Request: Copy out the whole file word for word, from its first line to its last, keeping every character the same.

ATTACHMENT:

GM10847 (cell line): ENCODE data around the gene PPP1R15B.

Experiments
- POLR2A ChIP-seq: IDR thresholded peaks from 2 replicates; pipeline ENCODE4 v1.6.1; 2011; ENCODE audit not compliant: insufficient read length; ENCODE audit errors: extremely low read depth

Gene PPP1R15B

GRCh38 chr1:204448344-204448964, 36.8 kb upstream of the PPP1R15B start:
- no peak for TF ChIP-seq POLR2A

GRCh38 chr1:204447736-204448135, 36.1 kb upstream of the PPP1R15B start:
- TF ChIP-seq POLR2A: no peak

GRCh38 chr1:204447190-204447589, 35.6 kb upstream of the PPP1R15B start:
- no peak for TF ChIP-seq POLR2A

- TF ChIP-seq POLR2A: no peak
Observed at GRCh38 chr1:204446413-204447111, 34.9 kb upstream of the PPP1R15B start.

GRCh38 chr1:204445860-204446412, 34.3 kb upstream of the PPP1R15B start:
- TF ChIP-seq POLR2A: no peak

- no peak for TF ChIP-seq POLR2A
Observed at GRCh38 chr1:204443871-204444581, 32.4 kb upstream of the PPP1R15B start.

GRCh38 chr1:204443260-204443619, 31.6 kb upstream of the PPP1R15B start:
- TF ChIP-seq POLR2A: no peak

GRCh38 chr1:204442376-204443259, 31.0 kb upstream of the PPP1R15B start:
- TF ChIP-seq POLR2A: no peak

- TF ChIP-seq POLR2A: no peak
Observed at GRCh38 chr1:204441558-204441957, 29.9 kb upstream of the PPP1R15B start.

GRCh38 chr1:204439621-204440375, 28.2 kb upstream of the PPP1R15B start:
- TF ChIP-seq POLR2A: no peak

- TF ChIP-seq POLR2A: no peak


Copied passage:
GM10847 (cell line): ENCODE data around the gene PPP1R15B.

Experiments
- POLR2A ChIP-seq: IDR thresholded peaks from 2 replicates; pipeline ENCODE4 v1.6.1; 2011; ENCODE audit not compliant: insufficient read length; ENCODE audit errors: extremely low read depth

Gene PPP1R15B

GRCh38 chr1:204448344-204448964, 36.8 kb upstream of the PPP1R15B start:
- no peak for TF ChIP-seq POLR2A

GRCh38 chr1:204447736-204448135, 36.1 kb upstream of the PPP1R15B start:
- TF ChIP-seq POLR2A: no peak

GRCh38 chr1:204447190-204447589, 35.6 kb upstream of the PPP1R15B start:
- no peak for TF ChIP-seq POLR2A

- TF ChIP-seq POLR2A: no peak
Observed at GRCh38 chr1:204446413-204447111, 34.9 kb upstream of the PPP1R15B start.

GRCh38 chr1:204445860-204446412, 34.3 kb upstream of the PPP1R15B start:
- TF ChIP-seq POLR2A: no peak

- no peak for TF ChIP-seq POLR2A
Observed at GRCh38 chr1:204443871-204444581, 32.4 kb upstream of the PPP1R15B start.

GRCh38 chr1:204443260-204443619, 31.6 kb upstream of the PPP1R15B start:
- TF ChIP-seq POLR2A: no peak

GRCh38 chr1:204442376-204443259, 31.0 kb upstream of the PPP1R15B start:
- TF ChIP-seq POLR2A: no peak

- TF ChIP-seq POLR2A: no peak
Observed at GRCh38 chr1:204441558-204441957, 29.9 kb upstream of the PPP1R15B start.

GRCh38 chr1:204439621-204440375, 28.2 kb upstream of the PPP1R15B start:
- TF ChIP-seq POLR2A: no peak

- TF ChIP-seq POLR2A: no peak